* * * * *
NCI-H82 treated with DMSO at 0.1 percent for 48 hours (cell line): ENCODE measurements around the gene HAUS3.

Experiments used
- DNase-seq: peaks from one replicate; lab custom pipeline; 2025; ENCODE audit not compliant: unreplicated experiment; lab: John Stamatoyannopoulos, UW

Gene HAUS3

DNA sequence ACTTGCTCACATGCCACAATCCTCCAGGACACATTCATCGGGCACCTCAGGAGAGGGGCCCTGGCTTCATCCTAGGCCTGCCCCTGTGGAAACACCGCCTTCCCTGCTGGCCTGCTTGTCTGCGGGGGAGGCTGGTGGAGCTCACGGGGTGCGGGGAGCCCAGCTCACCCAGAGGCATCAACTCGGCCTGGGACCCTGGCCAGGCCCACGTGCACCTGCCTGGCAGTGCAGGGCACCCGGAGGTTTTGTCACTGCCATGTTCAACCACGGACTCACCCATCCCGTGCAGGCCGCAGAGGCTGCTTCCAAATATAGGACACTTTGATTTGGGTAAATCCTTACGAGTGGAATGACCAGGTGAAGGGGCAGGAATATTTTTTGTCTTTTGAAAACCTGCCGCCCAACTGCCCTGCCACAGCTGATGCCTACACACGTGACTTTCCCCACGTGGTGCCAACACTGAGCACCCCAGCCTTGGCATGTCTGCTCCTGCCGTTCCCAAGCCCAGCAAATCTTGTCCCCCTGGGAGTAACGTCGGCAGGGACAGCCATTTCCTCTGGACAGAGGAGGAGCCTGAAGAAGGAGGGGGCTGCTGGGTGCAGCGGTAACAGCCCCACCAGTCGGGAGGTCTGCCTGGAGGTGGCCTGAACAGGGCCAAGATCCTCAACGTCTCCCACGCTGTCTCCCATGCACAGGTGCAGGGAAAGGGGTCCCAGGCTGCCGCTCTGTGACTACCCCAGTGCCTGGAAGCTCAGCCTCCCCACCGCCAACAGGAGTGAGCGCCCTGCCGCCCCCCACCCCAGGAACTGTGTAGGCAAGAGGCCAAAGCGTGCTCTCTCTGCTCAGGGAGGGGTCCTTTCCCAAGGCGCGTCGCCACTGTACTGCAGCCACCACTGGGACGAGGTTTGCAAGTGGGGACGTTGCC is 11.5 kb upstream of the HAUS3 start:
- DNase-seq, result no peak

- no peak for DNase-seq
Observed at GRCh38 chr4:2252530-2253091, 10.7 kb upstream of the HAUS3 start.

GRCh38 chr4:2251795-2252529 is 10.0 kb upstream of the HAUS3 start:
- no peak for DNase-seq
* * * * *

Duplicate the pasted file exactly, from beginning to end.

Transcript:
NCI-H82 treated with DMSO at 0.1 percent for 48 hours (cell line): ENCODE measurements around the gene HAUS3.

Experiments used
- DNase-seq: peaks from one replicate; lab custom pipeline; 2025; ENCODE audit not compliant: unreplicated experiment; lab: John Stamatoyannopoulos, UW

Gene HAUS3

DNA sequence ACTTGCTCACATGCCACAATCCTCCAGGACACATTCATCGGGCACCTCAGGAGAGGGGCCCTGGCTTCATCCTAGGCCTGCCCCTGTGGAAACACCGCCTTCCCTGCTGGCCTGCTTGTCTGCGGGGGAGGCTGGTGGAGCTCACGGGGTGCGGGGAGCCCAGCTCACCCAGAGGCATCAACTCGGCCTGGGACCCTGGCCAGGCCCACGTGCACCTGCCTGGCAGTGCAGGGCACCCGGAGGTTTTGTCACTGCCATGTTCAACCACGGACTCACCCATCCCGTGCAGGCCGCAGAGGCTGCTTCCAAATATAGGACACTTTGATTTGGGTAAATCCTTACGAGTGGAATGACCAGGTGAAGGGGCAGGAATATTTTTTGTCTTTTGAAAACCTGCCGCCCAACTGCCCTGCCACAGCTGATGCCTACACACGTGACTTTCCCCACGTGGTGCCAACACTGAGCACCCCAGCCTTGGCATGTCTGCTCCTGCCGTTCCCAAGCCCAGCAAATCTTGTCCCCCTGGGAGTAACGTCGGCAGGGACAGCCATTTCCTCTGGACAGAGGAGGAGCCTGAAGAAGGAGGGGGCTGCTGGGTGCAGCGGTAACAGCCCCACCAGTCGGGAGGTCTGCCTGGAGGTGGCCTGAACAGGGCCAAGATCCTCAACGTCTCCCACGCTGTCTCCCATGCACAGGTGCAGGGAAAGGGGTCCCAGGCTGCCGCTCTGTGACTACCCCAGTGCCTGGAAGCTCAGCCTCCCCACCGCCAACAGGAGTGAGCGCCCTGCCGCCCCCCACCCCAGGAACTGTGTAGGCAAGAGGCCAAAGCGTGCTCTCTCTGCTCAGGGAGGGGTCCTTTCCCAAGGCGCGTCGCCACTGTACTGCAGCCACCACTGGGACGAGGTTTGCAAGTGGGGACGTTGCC is 11.5 kb upstream of the HAUS3 start:
- DNase-seq, result no peak

- no peak for DNase-seq
Observed at GRCh38 chr4:2252530-2253091, 10.7 kb upstream of the HAUS3 start.

GRCh38 chr4:2251795-2252529 is 10.0 kb upstream of the HAUS3 start:
- no peak for DNase-seq